PLEASE NOTE: WE WE ARE NOT PROVIDING ANY LEGAL ADVICE, EITHER THROUGH THIS DOCUMENT OR IN GENERAL.

If you have any questions that you think require legal advice, we recommend that you identify a national legal organization with a chapter in your area, such as the National Lawyers Guild or, particularly for issues involving your constitutional rights, the American Civil Liberties Union.

Right-wing activists and media use stealthy tactics to delegitimize progressive groups, creating secret recordings of group meetings or off-the-cuff statements by their members. In 2015, anti-abortion group Live Action pretended to be a medical company, scheduled a lunch meeting with a Planned Parenthood employee, secretly recorded the conversation, and selectively edited the tape to suggest Planned Parenthood was breaking the law. In 2016, right-wing activist James O’Keefe published a heavily edited video that seemed to show Democratic Party officials discussing underhanded tactics to discredit Donald Trump.

Your group may not be the target of these tactics. And the good news is that even if you are targeted, a few tips to keep in mind can make sure you don’t get caught unaware:

  1. Remember that what you and members of your group say about what you are doing might become public. Most states allow people to secretly record conversations or meetings with other people without their consent. This doesn’t mean you need to be paranoid about everyone recording you, it just means it’s good to make a habit of talking about what your group is doing in positive terms. You are planning local advocacy focused on your members of congress to push them to represent you and your values: that is a fundamental American right.
     
  2. Visible group members should be mindful of their personal online security. If you post something on social media, under ordinary circumstances it probably won’t get much attention. If you get interviewed by your local TV station and your last post on Twitter could be interpreted negatively, someone might find it and spread it more widely, and with less context, than you want. It’s also a good practice to for you and the members of your group to try out basic privacy and personal security measures, such as privacy settings on Facebook or two-step verification on your email. Then, have a friend look briefly over the public-facing social media accounts of any visible members of your group to see if they find anything a right-wing activist could use against you.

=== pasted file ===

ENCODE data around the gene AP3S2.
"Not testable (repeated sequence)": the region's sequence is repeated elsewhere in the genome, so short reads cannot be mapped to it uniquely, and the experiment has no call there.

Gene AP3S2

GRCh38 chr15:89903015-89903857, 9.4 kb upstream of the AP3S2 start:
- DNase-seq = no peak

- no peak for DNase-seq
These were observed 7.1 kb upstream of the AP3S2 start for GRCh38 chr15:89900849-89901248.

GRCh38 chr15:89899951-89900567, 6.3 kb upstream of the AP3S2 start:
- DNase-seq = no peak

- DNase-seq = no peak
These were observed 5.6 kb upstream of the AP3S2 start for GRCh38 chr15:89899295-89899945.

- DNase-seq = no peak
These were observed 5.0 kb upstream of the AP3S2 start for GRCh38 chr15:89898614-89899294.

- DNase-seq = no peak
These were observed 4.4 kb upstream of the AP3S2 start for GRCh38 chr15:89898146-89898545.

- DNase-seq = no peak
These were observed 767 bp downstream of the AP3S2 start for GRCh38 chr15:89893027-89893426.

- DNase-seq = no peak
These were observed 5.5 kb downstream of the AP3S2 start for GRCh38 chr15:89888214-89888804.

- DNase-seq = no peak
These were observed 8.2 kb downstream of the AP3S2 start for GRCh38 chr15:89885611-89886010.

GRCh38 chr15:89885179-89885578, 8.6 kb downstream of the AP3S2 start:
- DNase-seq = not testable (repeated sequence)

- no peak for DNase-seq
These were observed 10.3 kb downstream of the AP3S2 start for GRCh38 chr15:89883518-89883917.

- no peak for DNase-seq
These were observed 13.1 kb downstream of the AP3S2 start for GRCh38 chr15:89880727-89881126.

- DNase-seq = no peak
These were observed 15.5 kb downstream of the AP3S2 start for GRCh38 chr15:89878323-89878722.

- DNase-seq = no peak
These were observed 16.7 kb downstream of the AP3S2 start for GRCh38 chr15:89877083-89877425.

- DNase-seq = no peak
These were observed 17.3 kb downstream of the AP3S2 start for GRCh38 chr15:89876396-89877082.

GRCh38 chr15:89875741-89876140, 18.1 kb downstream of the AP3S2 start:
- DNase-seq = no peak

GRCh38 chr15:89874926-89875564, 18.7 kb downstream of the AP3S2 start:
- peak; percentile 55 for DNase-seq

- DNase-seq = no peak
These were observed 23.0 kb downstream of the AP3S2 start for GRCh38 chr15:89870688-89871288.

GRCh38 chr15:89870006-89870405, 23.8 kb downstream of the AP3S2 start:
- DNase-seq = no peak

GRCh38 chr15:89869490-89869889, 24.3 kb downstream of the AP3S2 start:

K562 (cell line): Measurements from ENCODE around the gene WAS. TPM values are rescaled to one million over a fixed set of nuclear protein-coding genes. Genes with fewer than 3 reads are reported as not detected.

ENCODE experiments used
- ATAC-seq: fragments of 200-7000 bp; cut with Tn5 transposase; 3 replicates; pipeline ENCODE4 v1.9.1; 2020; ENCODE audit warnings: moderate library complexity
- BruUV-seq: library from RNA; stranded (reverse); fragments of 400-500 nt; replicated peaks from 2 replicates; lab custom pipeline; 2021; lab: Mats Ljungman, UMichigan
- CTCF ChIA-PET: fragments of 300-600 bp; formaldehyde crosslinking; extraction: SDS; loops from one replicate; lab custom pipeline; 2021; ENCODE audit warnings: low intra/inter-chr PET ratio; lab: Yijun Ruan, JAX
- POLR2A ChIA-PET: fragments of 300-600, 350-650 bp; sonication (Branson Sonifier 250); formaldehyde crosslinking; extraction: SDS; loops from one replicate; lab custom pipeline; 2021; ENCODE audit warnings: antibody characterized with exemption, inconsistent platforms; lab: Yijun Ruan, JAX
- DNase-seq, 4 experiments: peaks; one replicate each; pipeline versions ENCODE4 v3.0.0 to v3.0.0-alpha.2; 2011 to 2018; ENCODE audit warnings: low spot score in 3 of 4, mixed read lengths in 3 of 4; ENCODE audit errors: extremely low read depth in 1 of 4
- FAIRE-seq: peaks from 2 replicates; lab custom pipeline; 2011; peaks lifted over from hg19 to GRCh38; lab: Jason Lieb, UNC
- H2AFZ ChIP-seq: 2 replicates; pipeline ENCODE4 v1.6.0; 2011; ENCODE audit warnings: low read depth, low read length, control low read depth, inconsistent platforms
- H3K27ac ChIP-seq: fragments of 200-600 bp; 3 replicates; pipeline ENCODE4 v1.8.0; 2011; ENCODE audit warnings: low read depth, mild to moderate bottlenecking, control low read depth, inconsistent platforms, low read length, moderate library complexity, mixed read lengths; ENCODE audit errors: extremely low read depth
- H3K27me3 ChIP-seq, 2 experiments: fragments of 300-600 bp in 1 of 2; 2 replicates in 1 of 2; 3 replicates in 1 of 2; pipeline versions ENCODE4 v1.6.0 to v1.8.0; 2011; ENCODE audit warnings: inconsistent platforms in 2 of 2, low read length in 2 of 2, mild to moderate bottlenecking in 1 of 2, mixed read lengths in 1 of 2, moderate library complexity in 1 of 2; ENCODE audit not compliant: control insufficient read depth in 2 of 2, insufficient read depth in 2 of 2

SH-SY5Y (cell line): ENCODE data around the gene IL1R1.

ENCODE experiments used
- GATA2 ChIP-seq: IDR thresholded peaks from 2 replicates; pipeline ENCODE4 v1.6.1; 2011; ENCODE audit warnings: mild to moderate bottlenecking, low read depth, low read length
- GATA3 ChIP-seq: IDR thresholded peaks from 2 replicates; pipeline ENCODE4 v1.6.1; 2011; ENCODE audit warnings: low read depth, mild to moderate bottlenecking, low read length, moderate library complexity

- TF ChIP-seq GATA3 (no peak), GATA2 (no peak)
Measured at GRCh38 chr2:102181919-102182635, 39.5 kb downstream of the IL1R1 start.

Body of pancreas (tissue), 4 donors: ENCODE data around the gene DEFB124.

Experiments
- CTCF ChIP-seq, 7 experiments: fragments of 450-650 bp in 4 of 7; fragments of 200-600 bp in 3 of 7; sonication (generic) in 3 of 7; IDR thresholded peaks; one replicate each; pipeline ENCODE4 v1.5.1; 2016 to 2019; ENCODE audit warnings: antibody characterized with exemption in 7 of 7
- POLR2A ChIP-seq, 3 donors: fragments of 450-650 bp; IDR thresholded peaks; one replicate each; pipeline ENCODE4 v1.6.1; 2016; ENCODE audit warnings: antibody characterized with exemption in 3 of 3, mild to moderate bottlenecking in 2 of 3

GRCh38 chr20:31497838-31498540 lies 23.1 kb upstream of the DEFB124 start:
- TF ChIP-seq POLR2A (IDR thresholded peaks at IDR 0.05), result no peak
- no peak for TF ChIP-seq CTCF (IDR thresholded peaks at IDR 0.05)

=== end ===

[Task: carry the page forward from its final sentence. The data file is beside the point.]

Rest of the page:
3. Get to know your fellow activists. For smaller groups, many new members will come through direct referrals from members already involved, but if your group has a big profile in your area and is attracting new members you don’t know previously, that’s great! It’s important to be mission-focused in your meetings and actions, but try to set aside time where possible for social or team-building activities between members — strong bonds between volunteers will help reinforce your commitment to action, and help you understand what priorities bring you all together.
     
  4. Look out for suspicious situations and leave them quickly. Attempts to discredit your group’s action can involve leading questions or inappropriate assertions by a right-wing activist that go unchallenged or are assented to by others. That’s natural: none of us likes to create confrontations or be disagreeable. But if someone you don’t know that well is saying or doing anything suspicious, think about how you respond and how to exit the situation. When conducting a public action such as a visit to a Member’s office, discuss ahead of time who will be participating and agree on your message; if you see a participant escalating their actions or rhetoric in a way that seems disruptive, consider how you will respond as individuals or as a group.
     
  5. Let your own ethics and values be your guide. You wouldn’t be standing indivisible if you didn’t have strong progressive values, rooted in an inclusive and respectful vision of our country. If you follow those values, it is a lot less likely that you’ll accidentally say or do something you don’t intend.